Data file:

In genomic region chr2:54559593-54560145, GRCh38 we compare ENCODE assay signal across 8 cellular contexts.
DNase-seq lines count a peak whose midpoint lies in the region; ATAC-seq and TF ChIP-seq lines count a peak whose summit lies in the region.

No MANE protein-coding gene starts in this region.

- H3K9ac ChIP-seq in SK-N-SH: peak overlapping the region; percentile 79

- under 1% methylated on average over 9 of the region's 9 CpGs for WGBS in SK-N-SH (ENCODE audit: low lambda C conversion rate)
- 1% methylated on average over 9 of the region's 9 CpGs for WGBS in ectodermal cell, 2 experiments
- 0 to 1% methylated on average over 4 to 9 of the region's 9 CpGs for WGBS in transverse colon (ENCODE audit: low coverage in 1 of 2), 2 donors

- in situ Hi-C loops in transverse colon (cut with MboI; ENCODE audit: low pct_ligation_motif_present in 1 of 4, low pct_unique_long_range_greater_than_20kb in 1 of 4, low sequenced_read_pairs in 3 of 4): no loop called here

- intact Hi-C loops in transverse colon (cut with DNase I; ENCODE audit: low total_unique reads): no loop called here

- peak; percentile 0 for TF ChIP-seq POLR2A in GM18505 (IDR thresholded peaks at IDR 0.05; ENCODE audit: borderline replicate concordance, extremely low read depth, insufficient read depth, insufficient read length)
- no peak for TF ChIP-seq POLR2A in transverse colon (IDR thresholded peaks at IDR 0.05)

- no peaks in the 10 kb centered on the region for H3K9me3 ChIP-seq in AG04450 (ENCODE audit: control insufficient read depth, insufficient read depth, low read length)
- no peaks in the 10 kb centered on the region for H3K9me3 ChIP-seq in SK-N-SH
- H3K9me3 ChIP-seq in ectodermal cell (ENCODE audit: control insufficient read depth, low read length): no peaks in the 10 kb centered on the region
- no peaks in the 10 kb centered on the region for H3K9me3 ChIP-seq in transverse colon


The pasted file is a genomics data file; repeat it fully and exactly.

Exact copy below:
In genomic region chr2:54559593-54560145, GRCh38 we compare ENCODE assay signal across 8 cellular contexts.
DNase-seq lines count a peak whose midpoint lies in the region; ATAC-seq and TF ChIP-seq lines count a peak whose summit lies in the region.

No MANE protein-coding gene starts in this region.

- H3K9ac ChIP-seq in SK-N-SH: peak overlapping the region; percentile 79

- under 1% methylated on average over 9 of the region's 9 CpGs for WGBS in SK-N-SH (ENCODE audit: low lambda C conversion rate)
- 1% methylated on average over 9 of the region's 9 CpGs for WGBS in ectodermal cell, 2 experiments
- 0 to 1% methylated on average over 4 to 9 of the region's 9 CpGs for WGBS in transverse colon (ENCODE audit: low coverage in 1 of 2), 2 donors

- in situ Hi-C loops in transverse colon (cut with MboI; ENCODE audit: low pct_ligation_motif_present in 1 of 4, low pct_unique_long_range_greater_than_20kb in 1 of 4, low sequenced_read_pairs in 3 of 4): no loop called here

- intact Hi-C loops in transverse colon (cut with DNase I; ENCODE audit: low total_unique reads): no loop called here

- peak; percentile 0 for TF ChIP-seq POLR2A in GM18505 (IDR thresholded peaks at IDR 0.05; ENCODE audit: borderline replicate concordance, extremely low read depth, insufficient read depth, insufficient read length)
- no peak for TF ChIP-seq POLR2A in transverse colon (IDR thresholded peaks at IDR 0.05)

- no peaks in the 10 kb centered on the region for H3K9me3 ChIP-seq in AG04450 (ENCODE audit: control insufficient read depth, insufficient read depth, low read length)
- no peaks in the 10 kb centered on the region for H3K9me3 ChIP-seq in SK-N-SH
- H3K9me3 ChIP-seq in ectodermal cell (ENCODE audit: control insufficient read depth, low read length): no peaks in the 10 kb centered on the region
- no peaks in the 10 kb centered on the region for H3K9me3 ChIP-seq in transverse colon